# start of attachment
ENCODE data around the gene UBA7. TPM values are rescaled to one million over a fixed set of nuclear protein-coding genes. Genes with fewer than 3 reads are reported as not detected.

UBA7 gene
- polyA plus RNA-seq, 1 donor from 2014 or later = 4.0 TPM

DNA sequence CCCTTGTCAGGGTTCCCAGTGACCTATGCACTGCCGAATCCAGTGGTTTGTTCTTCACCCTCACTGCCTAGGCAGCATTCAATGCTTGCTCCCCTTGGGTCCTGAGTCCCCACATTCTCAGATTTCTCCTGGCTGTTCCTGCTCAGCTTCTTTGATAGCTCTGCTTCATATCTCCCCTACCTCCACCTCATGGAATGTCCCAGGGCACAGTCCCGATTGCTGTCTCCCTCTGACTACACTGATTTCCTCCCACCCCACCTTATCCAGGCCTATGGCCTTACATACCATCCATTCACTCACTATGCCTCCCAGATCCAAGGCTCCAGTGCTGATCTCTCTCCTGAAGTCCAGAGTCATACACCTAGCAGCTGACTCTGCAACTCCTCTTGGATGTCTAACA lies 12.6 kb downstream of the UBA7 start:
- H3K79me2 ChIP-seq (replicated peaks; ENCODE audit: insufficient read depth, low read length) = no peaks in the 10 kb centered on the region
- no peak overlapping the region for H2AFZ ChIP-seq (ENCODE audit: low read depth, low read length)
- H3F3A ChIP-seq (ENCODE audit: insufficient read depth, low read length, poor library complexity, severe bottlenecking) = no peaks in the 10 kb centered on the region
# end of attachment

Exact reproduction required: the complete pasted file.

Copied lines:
ENCODE data around the gene UBA7. TPM values are rescaled to one million over a fixed set of nuclear protein-coding genes. Genes with fewer than 3 reads are reported as not detected.

UBA7 gene
- polyA plus RNA-seq, 1 donor from 2014 or later = 4.0 TPM

DNA sequence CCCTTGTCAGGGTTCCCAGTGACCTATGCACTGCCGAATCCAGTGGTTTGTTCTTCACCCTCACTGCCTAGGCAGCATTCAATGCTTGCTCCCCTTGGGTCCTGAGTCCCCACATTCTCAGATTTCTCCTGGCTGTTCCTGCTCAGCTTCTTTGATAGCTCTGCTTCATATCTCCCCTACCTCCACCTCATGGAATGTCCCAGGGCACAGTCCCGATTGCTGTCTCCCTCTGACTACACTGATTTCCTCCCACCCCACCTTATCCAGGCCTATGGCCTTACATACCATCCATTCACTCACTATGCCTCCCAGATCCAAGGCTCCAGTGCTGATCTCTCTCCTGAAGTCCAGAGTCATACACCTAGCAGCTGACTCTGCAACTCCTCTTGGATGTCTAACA lies 12.6 kb downstream of the UBA7 start:
- H3K79me2 ChIP-seq (replicated peaks; ENCODE audit: insufficient read depth, low read length) = no peaks in the 10 kb centered on the region
- no peak overlapping the region for H2AFZ ChIP-seq (ENCODE audit: low read depth, low read length)
- H3F3A ChIP-seq (ENCODE audit: insufficient read depth, low read length, poor library complexity, severe bottlenecking) = no peaks in the 10 kb centered on the region